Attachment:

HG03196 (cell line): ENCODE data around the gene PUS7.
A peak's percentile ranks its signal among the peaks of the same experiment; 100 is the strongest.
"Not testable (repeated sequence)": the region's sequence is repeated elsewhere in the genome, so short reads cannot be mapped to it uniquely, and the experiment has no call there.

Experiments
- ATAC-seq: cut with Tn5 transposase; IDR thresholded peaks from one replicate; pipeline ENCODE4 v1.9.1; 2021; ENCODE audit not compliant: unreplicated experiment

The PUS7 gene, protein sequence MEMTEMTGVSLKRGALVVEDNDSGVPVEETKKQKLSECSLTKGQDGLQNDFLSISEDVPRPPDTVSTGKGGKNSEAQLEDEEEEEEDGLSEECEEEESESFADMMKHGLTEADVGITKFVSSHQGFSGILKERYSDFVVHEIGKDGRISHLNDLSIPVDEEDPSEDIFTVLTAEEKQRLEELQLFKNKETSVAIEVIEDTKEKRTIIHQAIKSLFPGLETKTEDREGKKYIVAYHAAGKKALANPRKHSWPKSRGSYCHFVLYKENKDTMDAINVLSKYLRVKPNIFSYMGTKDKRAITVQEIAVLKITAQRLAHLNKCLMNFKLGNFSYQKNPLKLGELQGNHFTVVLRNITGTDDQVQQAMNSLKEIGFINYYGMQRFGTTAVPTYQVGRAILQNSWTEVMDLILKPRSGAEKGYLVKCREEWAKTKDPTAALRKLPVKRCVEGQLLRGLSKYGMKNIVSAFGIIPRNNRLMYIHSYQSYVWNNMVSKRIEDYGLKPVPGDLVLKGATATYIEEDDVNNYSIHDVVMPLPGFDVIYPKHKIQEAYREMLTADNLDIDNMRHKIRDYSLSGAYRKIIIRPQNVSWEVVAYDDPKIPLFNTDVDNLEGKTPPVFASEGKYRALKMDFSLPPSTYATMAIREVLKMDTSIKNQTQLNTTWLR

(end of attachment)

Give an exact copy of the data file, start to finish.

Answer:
HG03196 (cell line): ENCODE data around the gene PUS7.
A peak's percentile ranks its signal among the peaks of the same experiment; 100 is the strongest.
"Not testable (repeated sequence)": the region's sequence is repeated elsewhere in the genome, so short reads cannot be mapped to it uniquely, and the experiment has no call there.

Experiments
- ATAC-seq: cut with Tn5 transposase; IDR thresholded peaks from one replicate; pipeline ENCODE4 v1.9.1; 2021; ENCODE audit not compliant: unreplicated experiment

The PUS7 gene, protein sequence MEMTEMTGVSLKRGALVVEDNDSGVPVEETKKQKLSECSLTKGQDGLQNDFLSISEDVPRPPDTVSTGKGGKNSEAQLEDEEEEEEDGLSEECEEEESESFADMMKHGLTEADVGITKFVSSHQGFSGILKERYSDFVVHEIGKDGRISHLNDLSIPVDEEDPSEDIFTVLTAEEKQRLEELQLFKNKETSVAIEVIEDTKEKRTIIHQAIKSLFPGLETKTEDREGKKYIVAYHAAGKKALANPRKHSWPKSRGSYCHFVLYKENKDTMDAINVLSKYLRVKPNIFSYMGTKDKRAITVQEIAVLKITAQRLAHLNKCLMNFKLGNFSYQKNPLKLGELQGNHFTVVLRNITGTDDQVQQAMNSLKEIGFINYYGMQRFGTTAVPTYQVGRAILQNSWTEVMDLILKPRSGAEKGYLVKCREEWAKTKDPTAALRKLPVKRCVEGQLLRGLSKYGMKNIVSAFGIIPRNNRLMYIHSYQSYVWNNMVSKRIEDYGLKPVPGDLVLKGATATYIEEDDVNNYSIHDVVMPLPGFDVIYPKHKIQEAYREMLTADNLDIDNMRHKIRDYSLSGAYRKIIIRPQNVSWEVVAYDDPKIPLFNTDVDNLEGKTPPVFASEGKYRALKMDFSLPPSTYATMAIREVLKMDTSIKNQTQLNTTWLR